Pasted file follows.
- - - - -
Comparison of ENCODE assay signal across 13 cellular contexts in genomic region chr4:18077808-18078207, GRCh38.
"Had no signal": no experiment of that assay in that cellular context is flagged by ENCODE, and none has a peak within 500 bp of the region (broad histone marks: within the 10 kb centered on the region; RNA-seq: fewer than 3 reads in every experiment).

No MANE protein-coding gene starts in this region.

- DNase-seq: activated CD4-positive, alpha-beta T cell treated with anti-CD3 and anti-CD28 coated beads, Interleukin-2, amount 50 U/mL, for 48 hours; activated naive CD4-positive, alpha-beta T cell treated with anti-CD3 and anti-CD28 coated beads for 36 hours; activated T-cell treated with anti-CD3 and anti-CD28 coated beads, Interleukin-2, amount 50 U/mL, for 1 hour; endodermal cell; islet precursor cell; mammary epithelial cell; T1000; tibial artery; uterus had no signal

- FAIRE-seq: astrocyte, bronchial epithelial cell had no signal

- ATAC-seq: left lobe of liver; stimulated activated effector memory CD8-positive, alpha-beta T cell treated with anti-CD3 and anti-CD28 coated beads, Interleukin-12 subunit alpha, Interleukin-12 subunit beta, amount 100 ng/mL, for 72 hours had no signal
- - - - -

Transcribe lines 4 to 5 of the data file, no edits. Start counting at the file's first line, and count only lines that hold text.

- DNase-seq: activated CD4-positive, alpha-beta T cell treated with anti-CD3 and anti-CD28 coated beads, Interleukin-2, amount 50 U/mL, for 48 hours; activated naive CD4-positive, alpha-beta T cell treated with anti-CD3 and anti-CD28 coated beads for 36 hours; activated T-cell treated with anti-CD3 and anti-CD28 coated beads, Interleukin-2, amount 50 U/mL, for 1 hour; endodermal cell; islet precursor cell; mammary epithelial cell; T1000; tibial artery; uterus had no signal

- FAIRE-seq: astrocyte, bronchial epithelial cell had no signal